Sir Lindsay Owen-Jones’ Magic Carpet3 was the second WallyCento to launch last May nearly a year after Sir Charles Dunstone’s Hamilton, but she is the original WallyCento as the boat around which the WallyCento Box Rule was conceived. The Superyacht Owner was invited to sail the yacht, with her owner on board, during the Monaco Yacht Show, just prior to her transfer down the coast for the Voiles de Saint-Tropez (in which she came third overall in the results for the Wally class).

Magic Carpet3

The brief for Magic Carpet3 was for a yacht that would be very fast and comfortable, suitable for racing but also cruising and day-sailing. The owner also wanted to be able to race against similar designs, hence the WallyCento Box Rule. Alhough her owner spends about a month on board cruising in the summer and weekend sailing, the super lightweight pre-preg carbon hull with nomex core is very much designed for the regatta circuit. In fact, Sir Owen-Jones offered the shipyard workers a bonus for every kilo of weight that could be shaved off the original specs.

“The big challenge with this boat was to make it beautiful,” commented Sir Owen-Jones. “We knew it would be powerful and every single gram we could save on the boat weight went into the keel bulb to make her stiffer. So we knew we could make it fast, but we didn’t know we could also make it pretty. The thing that pleases me most is that it is that the yacht is both quick and pretty, and Wally know how to do that better than anyone else.”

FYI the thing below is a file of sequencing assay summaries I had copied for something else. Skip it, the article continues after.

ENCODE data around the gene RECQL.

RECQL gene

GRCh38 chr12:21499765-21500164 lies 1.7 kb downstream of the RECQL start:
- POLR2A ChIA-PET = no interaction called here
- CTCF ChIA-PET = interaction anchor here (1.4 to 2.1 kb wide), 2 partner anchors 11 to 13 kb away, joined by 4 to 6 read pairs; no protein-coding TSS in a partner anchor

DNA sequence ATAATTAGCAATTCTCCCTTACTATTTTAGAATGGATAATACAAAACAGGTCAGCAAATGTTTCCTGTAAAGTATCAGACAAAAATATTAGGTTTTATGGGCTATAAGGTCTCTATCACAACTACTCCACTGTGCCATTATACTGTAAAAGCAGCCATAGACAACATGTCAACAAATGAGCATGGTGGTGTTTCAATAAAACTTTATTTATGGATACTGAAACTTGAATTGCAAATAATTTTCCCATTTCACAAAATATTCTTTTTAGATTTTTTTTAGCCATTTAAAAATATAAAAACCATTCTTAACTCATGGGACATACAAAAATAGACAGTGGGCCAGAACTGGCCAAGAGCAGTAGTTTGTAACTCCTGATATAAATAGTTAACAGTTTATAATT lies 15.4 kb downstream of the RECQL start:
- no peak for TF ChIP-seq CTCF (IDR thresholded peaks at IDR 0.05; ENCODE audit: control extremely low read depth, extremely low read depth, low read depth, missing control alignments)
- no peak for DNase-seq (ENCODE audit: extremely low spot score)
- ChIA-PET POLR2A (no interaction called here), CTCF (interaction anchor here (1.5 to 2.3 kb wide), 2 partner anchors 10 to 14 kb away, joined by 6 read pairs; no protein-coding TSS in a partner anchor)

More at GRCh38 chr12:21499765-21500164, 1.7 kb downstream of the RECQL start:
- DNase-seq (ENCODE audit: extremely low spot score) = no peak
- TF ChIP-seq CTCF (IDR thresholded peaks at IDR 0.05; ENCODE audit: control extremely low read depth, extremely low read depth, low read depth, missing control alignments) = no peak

Lindsay Owen-Jones

The yacht was built at Wally’s own facility in Ancona, Italy, and designed by Reichel-Pugh, whereas Hamilton, a Judel-Vrolijk design, was built at Green Marine in Hythe and finished at Vitters. The two yachts – along with others such as Nomade IV, the Finot-Cong 100’ built by Maxi Dolphin – represent the beginnings of a class for 100ft maxi racer-cruisers with full interiors, as opposed to the stripped out, pure racing maxis like Rambler 100, Alfa Romeo or Wild Oats.

On the racing side, Magic Carpet3 is proving true to form. Just two weeks after her launch, it competed in Gaastra Palmavela regatta in May off Mallorca, out-racing the rest of the fleet in real time and crossing the finish lines between five and 20 minutes ahead of the closest competitor. It went on to win three of six races in corrected time at the Rolex Cup in Porto Cervo.

Luca Bassani

“Lindsay has built three boats with Wally and has been the client closest to myself in terms of ideas and philosophy about what a sailboat can be and should be,” said Wally's principal Luca Bassani before leaving the dock. “Wally is renowned for this difference and Lindsay has really embraced what we’re all about.”

Magic Carpet3

Bassani added that he hoped to start construction on a third WallyCento sometime in the near future. Where it would be built is not clear as the Ancona facility is currently at a standstill, so the likelihood is that it would be built with a reputable subcontractor. For his part, Sir Owen-Jones would be delighted to see another WallyCento on the water:

“I would love to see three or four of these 100-footers racing against each other, but even having two is already a miracle,” he commented. “Apart from anything else, it’s crazy to build a big, pure racing boat that three years later is worth nothing. It has to be able to do more than just break records and it’s much easier with this new generation of yacht than it was on the old boats like Alfa Romeo – there was no way you were going to turn that into a cruiser.”